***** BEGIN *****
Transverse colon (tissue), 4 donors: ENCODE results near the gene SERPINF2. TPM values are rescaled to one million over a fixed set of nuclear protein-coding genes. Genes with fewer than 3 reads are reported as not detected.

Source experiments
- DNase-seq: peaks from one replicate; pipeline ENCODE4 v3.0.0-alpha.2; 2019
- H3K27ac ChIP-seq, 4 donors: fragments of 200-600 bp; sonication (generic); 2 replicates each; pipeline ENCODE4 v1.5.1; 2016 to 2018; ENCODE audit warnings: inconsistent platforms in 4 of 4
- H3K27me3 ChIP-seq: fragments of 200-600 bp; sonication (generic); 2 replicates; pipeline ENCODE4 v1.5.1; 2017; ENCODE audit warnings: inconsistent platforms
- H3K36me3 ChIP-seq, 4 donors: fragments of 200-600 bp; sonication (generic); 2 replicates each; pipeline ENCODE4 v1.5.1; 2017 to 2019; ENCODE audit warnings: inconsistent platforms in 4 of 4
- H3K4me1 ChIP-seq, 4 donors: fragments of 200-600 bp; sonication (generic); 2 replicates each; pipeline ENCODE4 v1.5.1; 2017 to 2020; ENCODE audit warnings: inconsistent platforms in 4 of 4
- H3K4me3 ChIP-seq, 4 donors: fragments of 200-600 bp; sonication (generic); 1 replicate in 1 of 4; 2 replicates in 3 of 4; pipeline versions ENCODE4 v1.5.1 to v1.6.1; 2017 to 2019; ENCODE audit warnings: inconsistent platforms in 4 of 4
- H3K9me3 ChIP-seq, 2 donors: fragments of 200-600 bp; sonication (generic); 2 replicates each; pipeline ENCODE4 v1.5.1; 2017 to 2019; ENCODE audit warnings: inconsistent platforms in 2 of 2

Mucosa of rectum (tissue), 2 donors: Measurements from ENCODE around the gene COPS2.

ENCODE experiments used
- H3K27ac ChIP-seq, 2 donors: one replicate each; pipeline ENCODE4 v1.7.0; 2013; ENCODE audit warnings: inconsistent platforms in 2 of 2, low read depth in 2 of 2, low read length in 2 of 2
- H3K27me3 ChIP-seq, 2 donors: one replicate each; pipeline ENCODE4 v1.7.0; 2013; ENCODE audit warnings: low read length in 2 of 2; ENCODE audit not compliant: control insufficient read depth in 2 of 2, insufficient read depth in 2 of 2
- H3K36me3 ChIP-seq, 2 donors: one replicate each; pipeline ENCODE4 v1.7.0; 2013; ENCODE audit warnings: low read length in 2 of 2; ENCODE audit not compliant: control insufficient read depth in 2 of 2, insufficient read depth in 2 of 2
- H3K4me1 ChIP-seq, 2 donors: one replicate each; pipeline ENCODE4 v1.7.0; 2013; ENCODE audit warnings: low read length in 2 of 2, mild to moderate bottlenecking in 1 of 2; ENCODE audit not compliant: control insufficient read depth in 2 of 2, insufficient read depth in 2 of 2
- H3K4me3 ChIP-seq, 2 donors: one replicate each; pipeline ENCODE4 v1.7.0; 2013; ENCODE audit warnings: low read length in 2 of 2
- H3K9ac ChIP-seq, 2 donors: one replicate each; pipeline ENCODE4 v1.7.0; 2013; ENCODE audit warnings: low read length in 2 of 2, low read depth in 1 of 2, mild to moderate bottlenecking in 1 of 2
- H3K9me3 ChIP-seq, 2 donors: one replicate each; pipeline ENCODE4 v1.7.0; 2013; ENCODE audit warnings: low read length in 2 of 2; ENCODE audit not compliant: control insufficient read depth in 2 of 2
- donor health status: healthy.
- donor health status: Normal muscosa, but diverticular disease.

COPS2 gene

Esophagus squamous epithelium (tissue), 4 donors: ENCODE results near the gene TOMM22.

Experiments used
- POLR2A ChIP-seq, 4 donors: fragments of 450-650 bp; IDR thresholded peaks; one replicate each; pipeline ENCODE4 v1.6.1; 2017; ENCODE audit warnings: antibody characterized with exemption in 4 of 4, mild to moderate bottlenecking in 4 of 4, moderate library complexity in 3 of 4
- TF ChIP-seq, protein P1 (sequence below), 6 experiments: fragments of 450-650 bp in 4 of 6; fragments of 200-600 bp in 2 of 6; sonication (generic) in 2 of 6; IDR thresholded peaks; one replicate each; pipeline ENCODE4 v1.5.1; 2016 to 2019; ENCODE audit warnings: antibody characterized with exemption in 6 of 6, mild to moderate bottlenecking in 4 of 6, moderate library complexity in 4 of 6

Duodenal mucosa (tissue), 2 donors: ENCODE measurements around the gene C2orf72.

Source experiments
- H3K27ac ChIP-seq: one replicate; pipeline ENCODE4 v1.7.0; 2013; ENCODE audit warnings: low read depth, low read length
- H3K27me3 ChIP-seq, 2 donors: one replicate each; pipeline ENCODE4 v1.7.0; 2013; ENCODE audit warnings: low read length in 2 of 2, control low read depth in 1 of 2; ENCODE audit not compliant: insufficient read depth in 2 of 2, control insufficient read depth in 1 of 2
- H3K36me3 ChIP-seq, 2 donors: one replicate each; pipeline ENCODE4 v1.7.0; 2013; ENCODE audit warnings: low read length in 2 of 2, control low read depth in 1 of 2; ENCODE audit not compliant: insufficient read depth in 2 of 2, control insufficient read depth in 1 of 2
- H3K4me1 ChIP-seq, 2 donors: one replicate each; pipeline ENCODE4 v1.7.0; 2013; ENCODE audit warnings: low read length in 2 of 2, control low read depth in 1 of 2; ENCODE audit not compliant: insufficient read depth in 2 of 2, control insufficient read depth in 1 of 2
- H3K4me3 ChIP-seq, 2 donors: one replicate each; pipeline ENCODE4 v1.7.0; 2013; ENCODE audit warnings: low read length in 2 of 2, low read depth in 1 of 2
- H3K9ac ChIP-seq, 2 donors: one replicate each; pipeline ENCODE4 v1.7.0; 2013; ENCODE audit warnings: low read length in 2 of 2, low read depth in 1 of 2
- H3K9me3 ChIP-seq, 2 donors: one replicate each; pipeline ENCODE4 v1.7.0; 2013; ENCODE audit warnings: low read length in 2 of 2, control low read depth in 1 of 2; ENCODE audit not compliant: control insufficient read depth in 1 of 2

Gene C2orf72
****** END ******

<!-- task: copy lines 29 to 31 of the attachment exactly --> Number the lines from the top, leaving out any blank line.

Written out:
- H3K27me3 ChIP-seq, 2 donors: one replicate each; pipeline ENCODE4 v1.7.0; 2013; ENCODE audit warnings: low read length in 2 of 2, control low read depth in 1 of 2; ENCODE audit not compliant: insufficient read depth in 2 of 2, control insufficient read depth in 1 of 2
- H3K36me3 ChIP-seq, 2 donors: one replicate each; pipeline ENCODE4 v1.7.0; 2013; ENCODE audit warnings: low read length in 2 of 2, control low read depth in 1 of 2; ENCODE audit not compliant: insufficient read depth in 2 of 2, control insufficient read depth in 1 of 2
- H3K4me1 ChIP-seq, 2 donors: one replicate each; pipeline ENCODE4 v1.7.0; 2013; ENCODE audit warnings: low read length in 2 of 2, control low read depth in 1 of 2; ENCODE audit not compliant: insufficient read depth in 2 of 2, control insufficient read depth in 1 of 2